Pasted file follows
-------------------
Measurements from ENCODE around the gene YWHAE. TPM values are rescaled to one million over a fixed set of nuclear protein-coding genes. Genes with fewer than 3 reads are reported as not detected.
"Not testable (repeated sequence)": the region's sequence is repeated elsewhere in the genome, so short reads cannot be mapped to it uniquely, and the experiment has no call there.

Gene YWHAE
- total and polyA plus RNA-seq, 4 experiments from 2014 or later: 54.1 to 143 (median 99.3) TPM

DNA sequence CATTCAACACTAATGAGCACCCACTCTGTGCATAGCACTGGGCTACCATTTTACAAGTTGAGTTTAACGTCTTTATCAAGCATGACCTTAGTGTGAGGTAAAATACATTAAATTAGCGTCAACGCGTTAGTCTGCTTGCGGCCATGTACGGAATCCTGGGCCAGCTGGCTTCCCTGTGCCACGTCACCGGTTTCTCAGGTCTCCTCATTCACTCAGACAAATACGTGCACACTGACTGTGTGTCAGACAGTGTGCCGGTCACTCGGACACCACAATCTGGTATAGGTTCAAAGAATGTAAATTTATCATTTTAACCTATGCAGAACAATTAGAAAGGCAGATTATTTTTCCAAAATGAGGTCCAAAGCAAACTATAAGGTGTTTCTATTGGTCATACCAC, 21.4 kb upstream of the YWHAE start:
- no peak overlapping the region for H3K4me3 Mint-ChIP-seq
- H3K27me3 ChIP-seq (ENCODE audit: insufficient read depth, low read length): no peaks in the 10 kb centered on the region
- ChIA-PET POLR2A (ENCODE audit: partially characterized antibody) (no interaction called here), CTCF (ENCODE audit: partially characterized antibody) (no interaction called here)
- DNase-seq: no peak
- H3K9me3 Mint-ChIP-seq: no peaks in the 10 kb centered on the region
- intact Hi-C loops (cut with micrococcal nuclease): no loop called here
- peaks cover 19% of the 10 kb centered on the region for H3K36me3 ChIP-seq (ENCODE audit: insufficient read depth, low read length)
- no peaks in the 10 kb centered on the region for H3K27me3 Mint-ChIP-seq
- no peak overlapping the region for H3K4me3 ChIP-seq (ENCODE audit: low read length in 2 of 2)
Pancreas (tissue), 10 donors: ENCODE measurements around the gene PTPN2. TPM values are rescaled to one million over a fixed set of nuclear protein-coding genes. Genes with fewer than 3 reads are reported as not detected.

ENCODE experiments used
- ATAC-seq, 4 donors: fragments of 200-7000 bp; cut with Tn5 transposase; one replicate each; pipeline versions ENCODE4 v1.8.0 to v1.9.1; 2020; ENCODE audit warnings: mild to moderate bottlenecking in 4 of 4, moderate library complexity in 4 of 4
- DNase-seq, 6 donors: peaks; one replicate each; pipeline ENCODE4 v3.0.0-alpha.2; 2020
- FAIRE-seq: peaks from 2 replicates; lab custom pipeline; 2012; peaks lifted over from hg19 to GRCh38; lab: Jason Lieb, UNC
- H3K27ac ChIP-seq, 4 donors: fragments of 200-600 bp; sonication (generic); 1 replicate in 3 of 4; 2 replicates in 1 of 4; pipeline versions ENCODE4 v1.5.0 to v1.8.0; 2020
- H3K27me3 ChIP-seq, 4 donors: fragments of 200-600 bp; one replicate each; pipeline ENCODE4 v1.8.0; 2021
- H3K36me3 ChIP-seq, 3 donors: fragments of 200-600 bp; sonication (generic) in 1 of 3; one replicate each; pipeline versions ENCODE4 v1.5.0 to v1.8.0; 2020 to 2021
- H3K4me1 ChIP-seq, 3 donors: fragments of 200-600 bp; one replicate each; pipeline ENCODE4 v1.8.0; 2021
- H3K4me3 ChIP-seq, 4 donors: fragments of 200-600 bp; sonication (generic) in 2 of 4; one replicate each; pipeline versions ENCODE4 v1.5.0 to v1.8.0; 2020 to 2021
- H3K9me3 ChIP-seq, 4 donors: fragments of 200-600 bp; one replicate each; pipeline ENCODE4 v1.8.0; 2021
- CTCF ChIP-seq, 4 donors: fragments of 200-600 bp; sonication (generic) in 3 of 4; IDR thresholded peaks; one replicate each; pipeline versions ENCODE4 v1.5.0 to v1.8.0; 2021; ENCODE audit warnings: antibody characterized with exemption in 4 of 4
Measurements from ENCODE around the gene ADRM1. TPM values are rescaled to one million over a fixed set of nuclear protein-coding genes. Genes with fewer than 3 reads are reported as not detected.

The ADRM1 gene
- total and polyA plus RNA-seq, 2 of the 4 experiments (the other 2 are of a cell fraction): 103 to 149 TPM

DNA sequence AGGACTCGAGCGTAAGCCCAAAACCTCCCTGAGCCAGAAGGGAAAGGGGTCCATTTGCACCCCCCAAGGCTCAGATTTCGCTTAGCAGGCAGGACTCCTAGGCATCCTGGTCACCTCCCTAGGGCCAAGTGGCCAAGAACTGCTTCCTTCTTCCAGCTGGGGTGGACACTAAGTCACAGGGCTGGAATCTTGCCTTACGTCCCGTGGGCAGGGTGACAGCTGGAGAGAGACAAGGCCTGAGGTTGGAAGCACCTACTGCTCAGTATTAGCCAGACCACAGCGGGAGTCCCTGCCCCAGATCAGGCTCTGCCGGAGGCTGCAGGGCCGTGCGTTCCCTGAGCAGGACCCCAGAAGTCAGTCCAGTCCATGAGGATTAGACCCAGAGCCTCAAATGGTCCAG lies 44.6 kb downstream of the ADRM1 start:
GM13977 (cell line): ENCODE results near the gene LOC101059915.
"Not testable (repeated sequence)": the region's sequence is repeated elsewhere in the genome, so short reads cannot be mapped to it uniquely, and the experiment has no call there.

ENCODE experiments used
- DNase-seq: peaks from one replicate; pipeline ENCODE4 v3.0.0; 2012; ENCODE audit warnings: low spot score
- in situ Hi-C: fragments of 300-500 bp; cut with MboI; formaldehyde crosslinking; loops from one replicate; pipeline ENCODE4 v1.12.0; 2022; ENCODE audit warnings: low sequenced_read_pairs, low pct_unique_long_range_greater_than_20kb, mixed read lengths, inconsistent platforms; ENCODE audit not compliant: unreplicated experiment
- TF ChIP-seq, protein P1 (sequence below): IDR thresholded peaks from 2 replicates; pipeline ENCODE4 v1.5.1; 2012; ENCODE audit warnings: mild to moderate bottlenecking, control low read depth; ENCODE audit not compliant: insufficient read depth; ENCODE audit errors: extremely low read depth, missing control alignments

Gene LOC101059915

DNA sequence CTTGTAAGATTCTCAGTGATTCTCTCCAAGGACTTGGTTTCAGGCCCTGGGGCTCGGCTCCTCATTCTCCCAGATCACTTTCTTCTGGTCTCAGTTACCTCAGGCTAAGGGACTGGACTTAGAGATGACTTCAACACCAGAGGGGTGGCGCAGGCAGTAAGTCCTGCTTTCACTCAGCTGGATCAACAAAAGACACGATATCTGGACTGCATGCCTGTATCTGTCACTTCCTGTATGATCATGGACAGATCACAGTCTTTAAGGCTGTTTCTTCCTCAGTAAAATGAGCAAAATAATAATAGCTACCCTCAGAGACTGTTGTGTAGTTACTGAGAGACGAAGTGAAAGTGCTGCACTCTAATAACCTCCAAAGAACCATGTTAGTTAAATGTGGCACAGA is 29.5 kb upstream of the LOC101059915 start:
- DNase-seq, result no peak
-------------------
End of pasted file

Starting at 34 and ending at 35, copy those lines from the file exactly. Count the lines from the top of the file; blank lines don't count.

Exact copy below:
- DNase-seq: peaks from one replicate; pipeline ENCODE4 v3.0.0; 2012; ENCODE audit warnings: low spot score
- in situ Hi-C: fragments of 300-500 bp; cut with MboI; formaldehyde crosslinking; loops from one replicate; pipeline ENCODE4 v1.12.0; 2022; ENCODE audit warnings: low sequenced_read_pairs, low pct_unique_long_range_greater_than_20kb, mixed read lengths, inconsistent platforms; ENCODE audit not compliant: unreplicated experiment